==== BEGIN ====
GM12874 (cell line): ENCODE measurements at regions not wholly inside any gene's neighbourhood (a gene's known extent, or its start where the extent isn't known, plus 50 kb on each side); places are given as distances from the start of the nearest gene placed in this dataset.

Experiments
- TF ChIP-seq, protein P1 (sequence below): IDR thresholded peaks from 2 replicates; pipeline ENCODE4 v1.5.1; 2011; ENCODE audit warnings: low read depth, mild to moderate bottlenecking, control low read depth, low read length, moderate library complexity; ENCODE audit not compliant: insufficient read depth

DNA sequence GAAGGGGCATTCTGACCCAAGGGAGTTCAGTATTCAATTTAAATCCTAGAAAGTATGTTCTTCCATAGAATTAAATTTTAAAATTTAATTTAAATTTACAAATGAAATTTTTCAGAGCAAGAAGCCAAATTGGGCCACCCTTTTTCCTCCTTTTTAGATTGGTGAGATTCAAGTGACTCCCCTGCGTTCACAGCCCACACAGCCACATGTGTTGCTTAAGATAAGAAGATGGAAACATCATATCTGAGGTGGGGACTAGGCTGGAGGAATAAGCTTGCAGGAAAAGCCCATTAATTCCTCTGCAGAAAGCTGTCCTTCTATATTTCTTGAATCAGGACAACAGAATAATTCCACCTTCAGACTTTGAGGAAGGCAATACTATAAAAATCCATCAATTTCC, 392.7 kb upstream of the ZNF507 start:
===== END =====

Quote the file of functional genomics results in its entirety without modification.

GM12874 (cell line): ENCODE measurements at regions not wholly inside any gene's neighbourhood (a gene's known extent, or its start where the extent isn't known, plus 50 kb on each side); places are given as distances from the start of the nearest gene placed in this dataset.

Experiments
- TF ChIP-seq, protein P1 (sequence below): IDR thresholded peaks from 2 replicates; pipeline ENCODE4 v1.5.1; 2011; ENCODE audit warnings: low read depth, mild to moderate bottlenecking, control low read depth, low read length, moderate library complexity; ENCODE audit not compliant: insufficient read depth

DNA sequence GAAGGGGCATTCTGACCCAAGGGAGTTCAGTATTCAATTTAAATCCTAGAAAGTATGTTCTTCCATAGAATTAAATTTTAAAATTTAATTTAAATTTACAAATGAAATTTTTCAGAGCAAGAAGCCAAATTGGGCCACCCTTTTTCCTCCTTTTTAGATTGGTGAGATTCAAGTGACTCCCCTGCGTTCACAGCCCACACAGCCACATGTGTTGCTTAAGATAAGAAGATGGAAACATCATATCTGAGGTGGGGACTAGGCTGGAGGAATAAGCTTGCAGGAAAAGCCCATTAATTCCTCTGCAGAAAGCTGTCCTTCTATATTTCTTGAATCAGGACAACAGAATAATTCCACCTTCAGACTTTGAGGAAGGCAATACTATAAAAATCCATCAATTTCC, 392.7 kb upstream of the ZNF507 start: